system. Unlike the other two, he delves into these stories in a bit more detail and
provides more analysis as to how these stories demonstrate problems in the criminal
justice system and how to solve them. Katz covers issues such as the exclusionary
rule, "testi-lying," jury selection, problem judges, witnesses, and the abuse
excuse (see Dershowitz for more on the abuse excuse). I liked
this book so much I plan to assign it in my Criminal Justice course.
- Phelps, Timothy, and Helen Winternitz, Capitol Games.
Given how political the Thomas confirmation hearings became, particularly after
Anita Hill made her accusations, this book does a good job of presenting a fairly
objective account of the events. Two other books of a more partisan flavor may also
be of interest. The first is David Brock's The Real Anita Hill.
As the title suggests, Brock takes an in-depth look at Anita Hill to determine
whether she was really the shy and conservative law professor the media made her out to
be. Jane Mayer and Jill Abramson provide the liberal response in Strange
Justice. They attempt to refute Brock's arguments and to show that Hill was
telling the truth. I say "attempt" because in a response in The American Spectator, the
magazine for which Brock is an investigative reporter, he takes them to task for their
poor grasp of the facts, etc. (When offered an opportunity to respond they
essentially refused to defend their work.) If you really want to know who
said what during the hearings, you can also obtain a copy of The Complete Transcripts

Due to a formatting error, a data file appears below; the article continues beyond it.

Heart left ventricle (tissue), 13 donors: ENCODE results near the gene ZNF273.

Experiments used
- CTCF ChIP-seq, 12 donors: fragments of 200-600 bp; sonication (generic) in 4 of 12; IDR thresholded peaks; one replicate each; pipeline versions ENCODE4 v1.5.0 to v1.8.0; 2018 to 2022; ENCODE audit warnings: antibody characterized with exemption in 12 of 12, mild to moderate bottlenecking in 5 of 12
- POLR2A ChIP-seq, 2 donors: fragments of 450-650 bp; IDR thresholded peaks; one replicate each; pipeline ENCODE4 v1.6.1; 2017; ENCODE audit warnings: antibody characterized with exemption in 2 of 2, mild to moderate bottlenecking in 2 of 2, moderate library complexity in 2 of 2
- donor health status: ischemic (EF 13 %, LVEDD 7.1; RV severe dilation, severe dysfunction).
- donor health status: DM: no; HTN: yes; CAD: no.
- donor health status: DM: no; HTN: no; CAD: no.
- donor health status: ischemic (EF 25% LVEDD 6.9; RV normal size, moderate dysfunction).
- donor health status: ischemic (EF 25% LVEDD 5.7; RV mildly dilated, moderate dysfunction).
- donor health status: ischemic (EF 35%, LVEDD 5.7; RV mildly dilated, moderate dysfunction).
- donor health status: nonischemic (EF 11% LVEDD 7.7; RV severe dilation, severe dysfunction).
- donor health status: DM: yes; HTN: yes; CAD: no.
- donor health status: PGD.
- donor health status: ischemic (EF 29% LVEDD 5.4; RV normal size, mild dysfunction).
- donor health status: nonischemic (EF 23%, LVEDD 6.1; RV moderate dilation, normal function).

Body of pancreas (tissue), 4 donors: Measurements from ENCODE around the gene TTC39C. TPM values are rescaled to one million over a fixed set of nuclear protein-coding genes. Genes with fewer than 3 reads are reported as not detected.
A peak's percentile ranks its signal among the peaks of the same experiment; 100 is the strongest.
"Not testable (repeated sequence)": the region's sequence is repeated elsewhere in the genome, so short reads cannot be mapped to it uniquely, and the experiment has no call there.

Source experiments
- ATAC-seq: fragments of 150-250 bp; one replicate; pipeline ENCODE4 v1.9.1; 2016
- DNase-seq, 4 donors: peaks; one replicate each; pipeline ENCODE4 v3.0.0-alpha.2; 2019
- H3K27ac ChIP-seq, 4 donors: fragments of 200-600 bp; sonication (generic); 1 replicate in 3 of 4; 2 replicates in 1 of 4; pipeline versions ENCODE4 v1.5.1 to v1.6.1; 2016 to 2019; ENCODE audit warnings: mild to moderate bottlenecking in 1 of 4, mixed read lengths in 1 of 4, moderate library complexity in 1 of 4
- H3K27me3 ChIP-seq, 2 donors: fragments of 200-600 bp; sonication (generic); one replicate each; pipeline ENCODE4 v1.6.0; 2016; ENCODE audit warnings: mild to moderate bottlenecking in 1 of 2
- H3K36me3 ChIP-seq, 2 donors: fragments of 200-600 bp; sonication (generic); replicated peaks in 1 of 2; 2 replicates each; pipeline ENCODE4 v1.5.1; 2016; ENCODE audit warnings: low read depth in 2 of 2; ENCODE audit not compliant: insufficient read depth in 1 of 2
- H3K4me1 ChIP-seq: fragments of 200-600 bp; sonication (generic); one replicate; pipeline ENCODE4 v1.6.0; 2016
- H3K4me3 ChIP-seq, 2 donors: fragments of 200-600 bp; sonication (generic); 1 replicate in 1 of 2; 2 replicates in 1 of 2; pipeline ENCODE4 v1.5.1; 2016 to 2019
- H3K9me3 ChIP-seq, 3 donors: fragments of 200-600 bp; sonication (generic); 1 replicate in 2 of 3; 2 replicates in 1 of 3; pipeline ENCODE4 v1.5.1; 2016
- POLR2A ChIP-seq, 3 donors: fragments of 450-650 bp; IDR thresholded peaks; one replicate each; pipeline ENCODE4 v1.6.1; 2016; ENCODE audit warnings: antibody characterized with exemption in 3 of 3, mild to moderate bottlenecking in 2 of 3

of the Clarence Thomas--Anita Hill Hearings October 11, 12, 13, 1991. Note:
While reading these books, compare the allegations Hill made with those Paula Jones has
made against Bill Clinton, and the feminist reaction to each.
- Rehnquist, William, The Supreme Court. This
book is a bit autobiography and a bit history of the Supreme Court. Particularly
interesting are the later chapters that describe how the Court and the Justices function
on a daily basis.
- Rodell, Fred, Nine Men: A Political History of the
Supreme Court of the United States from 1790 to 1955. The title pretty well sums
it up. This book gives a good overview of the politics behind the Court during it's
first 165 years. This is a good companion to The Brethren,
but it's less gossipy.
- Rothwax, Harold, Guilty: The Collapse of Criminal
Justice. This is a view of the criminal justice system by a New York state trial
court judge. Rothwax selects several topics and mainly uses anecdotes to illustrate
the problems in the system. There isn't much analysis of the problems Rothwax
raises, but the anecdotes offer a more "in the trenches" perspective on some of
these problems. (Also see the books by Judges Sheindlin and
- Sheindlin, Judy, Don't Pee on My Leg and Tell Me It's
Raining. Sheindlin was a New York City juvenile and family court judge. In
focusing on juveniles in the first part of her book she gives us a different perspective
on the criminal justice system compared to Rothwax or Katz. Her experiences as a family court judge give us a view of
many abuses in welfare and family law. Like Rothwax she primarily relies on
anecdotes to make her points, but she also offers comments on how the system might be
fixed. There isn't much analysis here, but the book is interesting, a fast read, and
it covers less familiar areas of the judicial system.
- Sullivan, Timothy, Unequal Verdicts. Sullivan
is a journalist who tells the story of how Elizabeth Lederer prosecuted the Central Park
Jogger trials. The title refers to the different verdicts received by the defendants
because of their age and the particular evidence against them.
- Woodward, Bob, and Scott Armstrong, The Brethren.
Woodward and Armstrong take a political and fairly gossipy look at the 1969 through
1975 Terms of the Burger Court. Rumor has it that a good deal of the
"inside" information came from Brennan's law clerks, so it's no surprise that
Brennan comes off looking like a saint and Burger a buffoon. Even so, several very
important cases were decided during this period (e.g., Roe v. Wade) and the
descriptions of how the justices dealt with these cases, and each other, makes for